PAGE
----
Less than half of all students are fully vaccinated against COVID-19 at nearly 75% of all Chicago public schools, with schools on the South and West sides continuing to post particularly low rates, new data shows.
And at nearly 50 schools, 10% of students or less are fully vaccinated as of Feb. 22, according to a WBEZ analysis of vaccination data for the district’s nearly 650 schools.
This new data comes as Chicago Public Schools CEO Pedro Martinez on Monday said masks will become optional on March 14. CPS said will it continue to encourage the use of masks, especially in schools with lower vaccination rates. Though COVID-19 cases have dropped in recent weeks, and the student vaccination rate has grown over time, the disparity in vaccination rates is a major concern as CPS is poised to lift its mask requirement.
The Chicago Teachers Union opposes lifting the mandate. Just hours after the school district’s announcement, the union announced it is filing an unfair labor practice complaint against the district, demanding that it bargain over this decision.
Martinez was under pressure to go mask optional because of a motion filed last week to block universal masking in CPS. A hearing was scheduled for Thursday. But the downstate lawyer behind that effort said on Monday that he was dropping his bid for a temporary restraining order in light of CPS’ decision. A similar legal effort last month prompted most school districts in Illinois to make masks optional. CPS is among only a handful of districts in the state still requiring masks.
Some parents who have been calling for a mask optional policy said it shouldn’t be contingent on vaccination rates. They said with cases so low in CPS and the city, now is the time to give families and children the option to choose whether to mask up.
“We are talking about mask optional, not talking about banning masks like some other states,” said Ryan Griffin, a member of the Chicago Parents Collective, a group of parents formed last year to advocate for a return to in-person learning. “Parents are perplexed why public health guidance shouldn’t apply to their children. Plain and simple.”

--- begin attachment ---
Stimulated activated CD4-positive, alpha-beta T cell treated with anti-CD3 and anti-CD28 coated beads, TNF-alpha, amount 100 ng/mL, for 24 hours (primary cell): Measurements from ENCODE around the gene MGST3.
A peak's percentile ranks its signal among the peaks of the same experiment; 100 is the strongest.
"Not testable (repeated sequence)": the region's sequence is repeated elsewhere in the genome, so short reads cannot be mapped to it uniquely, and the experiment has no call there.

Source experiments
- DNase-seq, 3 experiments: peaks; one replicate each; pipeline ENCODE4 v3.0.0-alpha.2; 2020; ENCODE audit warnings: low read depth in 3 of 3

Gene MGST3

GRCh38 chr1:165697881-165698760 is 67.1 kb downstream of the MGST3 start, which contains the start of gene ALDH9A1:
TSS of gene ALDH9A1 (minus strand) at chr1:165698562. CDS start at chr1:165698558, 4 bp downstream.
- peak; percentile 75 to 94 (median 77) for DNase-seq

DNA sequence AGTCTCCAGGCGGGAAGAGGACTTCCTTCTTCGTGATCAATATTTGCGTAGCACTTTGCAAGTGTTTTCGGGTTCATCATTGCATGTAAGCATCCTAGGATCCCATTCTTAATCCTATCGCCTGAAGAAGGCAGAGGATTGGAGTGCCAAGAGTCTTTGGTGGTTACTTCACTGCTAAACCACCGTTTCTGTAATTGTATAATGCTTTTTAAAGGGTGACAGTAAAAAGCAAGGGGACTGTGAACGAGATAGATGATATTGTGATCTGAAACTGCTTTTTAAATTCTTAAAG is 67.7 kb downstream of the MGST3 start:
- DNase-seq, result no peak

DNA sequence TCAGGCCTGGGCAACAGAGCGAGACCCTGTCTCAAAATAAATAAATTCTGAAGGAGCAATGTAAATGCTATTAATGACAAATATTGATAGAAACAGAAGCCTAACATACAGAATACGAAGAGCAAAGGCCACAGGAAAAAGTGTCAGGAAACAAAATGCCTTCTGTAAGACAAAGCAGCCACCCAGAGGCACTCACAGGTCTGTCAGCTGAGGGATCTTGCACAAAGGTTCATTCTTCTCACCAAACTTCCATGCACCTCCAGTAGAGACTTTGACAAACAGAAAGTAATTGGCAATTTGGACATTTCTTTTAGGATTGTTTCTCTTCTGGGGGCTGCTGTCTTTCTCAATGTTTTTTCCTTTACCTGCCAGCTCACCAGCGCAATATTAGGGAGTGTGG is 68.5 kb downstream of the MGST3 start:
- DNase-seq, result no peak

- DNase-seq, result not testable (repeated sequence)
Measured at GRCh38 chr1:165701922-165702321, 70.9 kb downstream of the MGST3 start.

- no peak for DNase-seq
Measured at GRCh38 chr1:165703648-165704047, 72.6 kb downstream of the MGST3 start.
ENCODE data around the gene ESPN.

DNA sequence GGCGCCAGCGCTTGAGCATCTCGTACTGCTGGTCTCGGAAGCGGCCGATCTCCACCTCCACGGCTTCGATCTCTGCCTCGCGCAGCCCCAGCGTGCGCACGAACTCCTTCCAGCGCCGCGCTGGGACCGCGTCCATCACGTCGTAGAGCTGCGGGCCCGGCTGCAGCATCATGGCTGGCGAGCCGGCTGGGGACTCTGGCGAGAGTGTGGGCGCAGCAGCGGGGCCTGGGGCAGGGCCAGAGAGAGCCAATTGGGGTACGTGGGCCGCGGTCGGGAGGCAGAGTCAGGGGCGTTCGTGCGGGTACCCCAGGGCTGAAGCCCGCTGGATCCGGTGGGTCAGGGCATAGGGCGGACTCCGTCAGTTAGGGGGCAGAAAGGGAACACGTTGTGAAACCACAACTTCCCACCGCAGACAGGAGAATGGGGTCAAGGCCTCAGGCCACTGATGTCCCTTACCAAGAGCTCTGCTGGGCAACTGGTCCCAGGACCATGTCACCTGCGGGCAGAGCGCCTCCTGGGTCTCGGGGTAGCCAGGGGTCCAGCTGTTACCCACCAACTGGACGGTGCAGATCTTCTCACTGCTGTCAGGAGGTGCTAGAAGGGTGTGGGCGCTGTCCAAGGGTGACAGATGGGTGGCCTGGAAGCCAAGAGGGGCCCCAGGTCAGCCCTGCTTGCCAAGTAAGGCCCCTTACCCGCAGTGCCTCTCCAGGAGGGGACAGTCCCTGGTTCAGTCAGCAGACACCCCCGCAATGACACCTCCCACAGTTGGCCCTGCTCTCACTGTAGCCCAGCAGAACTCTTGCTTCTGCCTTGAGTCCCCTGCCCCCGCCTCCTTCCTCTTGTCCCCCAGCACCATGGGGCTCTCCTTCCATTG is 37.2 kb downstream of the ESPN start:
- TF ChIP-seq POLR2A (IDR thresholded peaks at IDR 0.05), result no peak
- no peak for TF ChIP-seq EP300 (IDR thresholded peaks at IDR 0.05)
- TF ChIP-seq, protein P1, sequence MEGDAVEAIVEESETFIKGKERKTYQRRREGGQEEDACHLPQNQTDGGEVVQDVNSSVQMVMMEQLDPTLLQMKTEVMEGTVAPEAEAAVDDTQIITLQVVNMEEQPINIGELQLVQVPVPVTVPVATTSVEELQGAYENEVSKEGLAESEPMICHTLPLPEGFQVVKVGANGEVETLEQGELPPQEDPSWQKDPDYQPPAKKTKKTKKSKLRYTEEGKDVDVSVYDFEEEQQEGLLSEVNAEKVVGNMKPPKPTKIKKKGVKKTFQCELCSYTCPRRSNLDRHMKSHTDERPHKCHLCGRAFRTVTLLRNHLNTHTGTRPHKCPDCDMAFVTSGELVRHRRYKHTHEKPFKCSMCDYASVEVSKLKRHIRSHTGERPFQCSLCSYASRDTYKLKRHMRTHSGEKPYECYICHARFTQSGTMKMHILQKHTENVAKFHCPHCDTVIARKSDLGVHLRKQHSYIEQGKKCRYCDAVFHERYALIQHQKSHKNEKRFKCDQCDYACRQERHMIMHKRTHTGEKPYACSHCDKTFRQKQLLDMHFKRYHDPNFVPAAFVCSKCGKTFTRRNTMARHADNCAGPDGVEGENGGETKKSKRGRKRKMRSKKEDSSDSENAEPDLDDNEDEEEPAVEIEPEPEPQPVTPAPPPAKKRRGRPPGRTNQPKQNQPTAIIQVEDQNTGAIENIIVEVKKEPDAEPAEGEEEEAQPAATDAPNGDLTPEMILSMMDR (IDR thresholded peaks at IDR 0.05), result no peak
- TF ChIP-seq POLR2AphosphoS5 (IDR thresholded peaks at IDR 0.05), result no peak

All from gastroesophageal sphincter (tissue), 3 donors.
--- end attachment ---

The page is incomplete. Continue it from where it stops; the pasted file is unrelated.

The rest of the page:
But many in Chicago point to the huge range in vaccination rates as a reason to continue mandatory masking. Some 34% of schools still have fewer than quarter of all students fully vaccinated.
On Monday, CPS said the overall vaccination rate was up to 49%. In the month from Jan. 18 to Feb. 22, the percentage of fully vaccinated students increased by 10 percentage points, to 44%, according to WBEZ’s analysis. Vaccination rates among elementary children rose from 23% to 37%, and among high school students, from 56% to 59%. The vaccination rates for CPS students are lower than those for children in the city as a whole, but are better than national averages, especially for younger students.
The increases were most pronounced in schools with primarily Asian and Latino students on the North and Northwest sides. The gains were smallest in schools serving Black students, WBEZ found. The schools with mostly white students continue to have the highest vaccine rates, with an average of nearly 70% fully vaccinated.
WBEZ also identified an issue with students failing to get their second dose. While an additional 34,000 students got one dose of the vaccination in the last month, getting a second dose is not a sure thing. WBEZ found 7,400 students, or about 23% of those who were reported to have one shot in mid-January, who were not reported to have a second shot five weeks later. CPS did not refute this figure, but said that could partly be due to data reporting issues.
City and school district leaders insist they are going to great lengths to get students vaccinated, from hosting 849 clinics, including at schools, to offering at-home vaccinations. CPS officials also have said they are working on a campaign to tackle vaccination hesitancy, which they say is now the biggest obstacle.